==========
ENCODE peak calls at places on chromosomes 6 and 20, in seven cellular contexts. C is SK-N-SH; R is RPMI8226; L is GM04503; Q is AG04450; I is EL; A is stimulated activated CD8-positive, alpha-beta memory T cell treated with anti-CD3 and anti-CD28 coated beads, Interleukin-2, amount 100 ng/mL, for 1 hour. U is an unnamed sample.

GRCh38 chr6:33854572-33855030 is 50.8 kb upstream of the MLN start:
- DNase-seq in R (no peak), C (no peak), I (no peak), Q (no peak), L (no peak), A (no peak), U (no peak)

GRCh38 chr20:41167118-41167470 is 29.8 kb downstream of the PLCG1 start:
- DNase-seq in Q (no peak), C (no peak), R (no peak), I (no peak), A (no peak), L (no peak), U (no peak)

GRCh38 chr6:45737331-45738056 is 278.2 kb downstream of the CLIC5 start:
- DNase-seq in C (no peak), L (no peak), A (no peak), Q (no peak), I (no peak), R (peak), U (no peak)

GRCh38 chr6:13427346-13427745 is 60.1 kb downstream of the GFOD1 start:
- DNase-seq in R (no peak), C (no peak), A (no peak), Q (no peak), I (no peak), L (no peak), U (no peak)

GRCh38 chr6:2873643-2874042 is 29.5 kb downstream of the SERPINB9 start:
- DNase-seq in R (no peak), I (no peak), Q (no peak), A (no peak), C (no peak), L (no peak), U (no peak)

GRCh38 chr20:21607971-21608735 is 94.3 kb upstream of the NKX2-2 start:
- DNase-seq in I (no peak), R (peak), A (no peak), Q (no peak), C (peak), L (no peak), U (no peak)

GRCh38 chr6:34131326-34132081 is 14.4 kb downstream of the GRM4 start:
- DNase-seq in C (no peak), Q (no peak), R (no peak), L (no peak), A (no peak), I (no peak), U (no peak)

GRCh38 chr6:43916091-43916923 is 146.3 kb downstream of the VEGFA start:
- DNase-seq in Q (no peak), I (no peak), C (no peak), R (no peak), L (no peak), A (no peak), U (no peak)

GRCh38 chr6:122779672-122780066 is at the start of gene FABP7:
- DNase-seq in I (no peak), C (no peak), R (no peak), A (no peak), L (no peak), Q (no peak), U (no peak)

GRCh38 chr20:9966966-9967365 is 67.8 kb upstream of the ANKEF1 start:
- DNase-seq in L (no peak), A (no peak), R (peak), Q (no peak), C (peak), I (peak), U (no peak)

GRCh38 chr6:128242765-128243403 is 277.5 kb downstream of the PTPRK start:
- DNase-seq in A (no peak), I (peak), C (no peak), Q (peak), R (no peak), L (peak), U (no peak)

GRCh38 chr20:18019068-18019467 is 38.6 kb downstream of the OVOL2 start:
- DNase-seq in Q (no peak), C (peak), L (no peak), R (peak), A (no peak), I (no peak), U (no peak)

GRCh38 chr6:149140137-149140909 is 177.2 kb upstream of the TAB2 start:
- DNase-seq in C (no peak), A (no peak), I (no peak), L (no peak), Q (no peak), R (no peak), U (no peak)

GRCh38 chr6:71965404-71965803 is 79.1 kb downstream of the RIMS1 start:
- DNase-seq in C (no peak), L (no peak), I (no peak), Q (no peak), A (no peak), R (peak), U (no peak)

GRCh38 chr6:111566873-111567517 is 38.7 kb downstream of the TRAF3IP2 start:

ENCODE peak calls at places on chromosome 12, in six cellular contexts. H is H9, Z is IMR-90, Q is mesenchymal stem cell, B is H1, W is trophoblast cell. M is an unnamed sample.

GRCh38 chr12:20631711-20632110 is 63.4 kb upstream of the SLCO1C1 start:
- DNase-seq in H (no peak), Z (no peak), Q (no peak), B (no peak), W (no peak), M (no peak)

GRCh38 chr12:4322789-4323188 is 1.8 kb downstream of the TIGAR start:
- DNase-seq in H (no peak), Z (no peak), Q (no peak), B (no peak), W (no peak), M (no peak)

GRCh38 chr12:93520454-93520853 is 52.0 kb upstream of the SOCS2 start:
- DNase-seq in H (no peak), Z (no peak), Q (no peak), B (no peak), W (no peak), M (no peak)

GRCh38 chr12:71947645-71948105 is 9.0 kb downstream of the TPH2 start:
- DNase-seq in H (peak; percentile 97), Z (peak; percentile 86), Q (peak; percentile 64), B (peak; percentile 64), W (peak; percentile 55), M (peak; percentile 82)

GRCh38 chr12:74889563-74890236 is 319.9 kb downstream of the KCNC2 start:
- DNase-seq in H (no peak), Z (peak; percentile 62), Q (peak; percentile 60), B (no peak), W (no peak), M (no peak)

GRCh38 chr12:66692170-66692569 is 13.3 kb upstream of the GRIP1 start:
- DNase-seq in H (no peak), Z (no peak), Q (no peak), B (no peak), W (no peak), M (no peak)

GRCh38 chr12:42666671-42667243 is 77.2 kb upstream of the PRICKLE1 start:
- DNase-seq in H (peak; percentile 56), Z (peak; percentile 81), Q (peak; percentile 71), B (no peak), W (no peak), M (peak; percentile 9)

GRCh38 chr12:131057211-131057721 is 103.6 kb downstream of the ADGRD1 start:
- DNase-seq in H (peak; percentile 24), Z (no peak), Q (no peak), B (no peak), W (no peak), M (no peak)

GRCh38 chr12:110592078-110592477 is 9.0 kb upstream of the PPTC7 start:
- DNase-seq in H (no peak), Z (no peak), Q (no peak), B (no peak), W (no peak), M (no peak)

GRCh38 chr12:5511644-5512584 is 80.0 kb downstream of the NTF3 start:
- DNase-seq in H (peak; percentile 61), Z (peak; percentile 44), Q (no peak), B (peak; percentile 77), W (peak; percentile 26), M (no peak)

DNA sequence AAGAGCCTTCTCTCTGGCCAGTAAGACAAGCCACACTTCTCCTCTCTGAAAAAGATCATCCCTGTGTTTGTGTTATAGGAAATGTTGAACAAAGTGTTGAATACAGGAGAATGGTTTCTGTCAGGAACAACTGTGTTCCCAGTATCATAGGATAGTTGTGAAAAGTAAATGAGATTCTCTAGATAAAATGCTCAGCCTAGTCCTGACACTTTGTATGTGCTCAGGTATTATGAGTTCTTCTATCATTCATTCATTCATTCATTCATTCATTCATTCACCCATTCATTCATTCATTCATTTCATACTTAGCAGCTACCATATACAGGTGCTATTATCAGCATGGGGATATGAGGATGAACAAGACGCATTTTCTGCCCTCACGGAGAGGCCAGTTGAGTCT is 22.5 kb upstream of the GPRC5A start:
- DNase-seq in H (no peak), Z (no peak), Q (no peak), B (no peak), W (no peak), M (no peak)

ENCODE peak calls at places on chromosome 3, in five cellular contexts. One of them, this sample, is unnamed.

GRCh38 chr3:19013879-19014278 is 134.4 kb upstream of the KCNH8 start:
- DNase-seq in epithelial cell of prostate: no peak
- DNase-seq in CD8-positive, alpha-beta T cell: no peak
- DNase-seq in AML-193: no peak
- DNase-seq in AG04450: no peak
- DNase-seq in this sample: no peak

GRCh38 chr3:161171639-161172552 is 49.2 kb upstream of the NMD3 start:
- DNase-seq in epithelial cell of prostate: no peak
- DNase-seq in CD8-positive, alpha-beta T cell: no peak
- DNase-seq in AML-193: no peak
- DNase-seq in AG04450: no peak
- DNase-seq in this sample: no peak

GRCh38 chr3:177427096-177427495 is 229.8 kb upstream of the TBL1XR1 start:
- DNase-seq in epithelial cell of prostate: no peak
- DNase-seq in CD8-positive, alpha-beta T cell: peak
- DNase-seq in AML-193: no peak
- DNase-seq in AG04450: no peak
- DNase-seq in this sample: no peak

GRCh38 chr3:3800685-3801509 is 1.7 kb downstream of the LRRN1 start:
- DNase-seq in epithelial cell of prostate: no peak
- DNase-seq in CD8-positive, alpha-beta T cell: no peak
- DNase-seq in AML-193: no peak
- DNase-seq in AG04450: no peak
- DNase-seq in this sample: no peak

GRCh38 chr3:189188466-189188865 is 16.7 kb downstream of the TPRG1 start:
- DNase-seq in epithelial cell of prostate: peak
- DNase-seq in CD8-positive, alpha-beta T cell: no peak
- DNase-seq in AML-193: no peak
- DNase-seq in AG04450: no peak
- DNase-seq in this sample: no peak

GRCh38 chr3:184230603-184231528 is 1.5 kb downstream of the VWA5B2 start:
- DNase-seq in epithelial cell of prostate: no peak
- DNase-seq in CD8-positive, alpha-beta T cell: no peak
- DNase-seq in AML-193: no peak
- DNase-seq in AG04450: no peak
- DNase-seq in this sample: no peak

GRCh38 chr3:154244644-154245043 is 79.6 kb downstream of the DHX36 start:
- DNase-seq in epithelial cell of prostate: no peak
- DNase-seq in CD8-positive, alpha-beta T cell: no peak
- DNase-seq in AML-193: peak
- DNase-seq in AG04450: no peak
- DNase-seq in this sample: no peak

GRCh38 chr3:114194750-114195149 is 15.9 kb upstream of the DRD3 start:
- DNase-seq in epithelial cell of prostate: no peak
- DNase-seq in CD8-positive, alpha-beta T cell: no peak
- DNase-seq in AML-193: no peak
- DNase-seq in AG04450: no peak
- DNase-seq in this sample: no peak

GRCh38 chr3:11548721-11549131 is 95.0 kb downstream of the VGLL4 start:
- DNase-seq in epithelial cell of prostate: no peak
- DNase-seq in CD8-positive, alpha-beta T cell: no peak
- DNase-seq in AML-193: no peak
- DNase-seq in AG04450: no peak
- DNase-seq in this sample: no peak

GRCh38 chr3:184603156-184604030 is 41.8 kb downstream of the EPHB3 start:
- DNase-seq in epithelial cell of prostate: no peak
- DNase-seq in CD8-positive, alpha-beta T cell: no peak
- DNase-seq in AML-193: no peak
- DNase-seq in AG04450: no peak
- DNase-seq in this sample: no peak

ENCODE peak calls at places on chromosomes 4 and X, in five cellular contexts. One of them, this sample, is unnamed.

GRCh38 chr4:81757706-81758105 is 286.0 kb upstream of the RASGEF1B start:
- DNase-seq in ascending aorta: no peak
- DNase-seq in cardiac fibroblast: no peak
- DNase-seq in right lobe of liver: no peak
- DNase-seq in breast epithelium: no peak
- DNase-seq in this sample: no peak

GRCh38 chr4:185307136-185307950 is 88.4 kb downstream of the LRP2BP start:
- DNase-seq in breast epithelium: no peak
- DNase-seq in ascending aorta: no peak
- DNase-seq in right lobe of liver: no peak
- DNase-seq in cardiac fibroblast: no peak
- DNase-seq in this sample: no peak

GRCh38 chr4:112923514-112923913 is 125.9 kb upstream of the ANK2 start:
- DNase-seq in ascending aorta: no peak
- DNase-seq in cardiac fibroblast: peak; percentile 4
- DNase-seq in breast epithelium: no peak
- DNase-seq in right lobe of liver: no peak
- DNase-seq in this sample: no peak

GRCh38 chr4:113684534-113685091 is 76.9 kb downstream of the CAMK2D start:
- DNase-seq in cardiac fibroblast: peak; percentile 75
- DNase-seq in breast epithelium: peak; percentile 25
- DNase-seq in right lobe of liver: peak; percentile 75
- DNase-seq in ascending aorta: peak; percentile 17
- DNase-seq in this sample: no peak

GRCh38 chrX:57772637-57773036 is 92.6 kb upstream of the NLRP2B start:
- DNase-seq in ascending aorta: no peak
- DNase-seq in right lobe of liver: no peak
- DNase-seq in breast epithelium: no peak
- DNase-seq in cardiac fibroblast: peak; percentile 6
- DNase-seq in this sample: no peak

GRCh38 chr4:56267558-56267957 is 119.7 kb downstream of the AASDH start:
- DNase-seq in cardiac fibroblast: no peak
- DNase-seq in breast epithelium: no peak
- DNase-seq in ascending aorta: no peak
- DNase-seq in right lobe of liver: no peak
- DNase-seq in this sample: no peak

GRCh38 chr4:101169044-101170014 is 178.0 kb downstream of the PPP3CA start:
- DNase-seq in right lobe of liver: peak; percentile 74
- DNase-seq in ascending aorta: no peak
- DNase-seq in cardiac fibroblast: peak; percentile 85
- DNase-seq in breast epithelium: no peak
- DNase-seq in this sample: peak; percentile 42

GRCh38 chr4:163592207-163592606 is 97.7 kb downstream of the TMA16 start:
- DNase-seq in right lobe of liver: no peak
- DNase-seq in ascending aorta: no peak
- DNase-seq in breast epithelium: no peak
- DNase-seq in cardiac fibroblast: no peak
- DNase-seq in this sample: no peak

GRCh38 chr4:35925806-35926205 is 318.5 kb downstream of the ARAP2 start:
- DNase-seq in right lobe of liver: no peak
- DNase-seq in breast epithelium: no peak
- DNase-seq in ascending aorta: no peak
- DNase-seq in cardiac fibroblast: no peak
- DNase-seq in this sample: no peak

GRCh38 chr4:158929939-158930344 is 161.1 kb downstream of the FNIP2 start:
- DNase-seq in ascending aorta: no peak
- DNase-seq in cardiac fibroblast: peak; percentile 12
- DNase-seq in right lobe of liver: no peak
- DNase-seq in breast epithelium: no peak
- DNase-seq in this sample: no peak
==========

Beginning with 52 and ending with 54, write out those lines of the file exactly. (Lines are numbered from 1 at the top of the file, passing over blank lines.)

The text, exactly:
DNA sequence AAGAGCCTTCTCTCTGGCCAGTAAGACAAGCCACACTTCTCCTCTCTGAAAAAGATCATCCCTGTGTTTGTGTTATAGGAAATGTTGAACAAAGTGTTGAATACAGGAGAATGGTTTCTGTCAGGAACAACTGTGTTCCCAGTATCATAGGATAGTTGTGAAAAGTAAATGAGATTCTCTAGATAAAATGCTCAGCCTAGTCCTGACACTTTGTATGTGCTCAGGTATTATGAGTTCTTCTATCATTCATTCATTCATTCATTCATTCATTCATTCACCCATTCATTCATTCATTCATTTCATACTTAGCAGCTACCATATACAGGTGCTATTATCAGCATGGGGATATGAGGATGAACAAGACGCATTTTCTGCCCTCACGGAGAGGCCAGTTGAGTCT is 22.5 kb upstream of the GPRC5A start:
- DNase-seq in H (no peak), Z (no peak), Q (no peak), B (no peak), W (no peak), M (no peak)

ENCODE peak calls at places on chromosome 3, in five cellular contexts. One of them, this sample, is unnamed.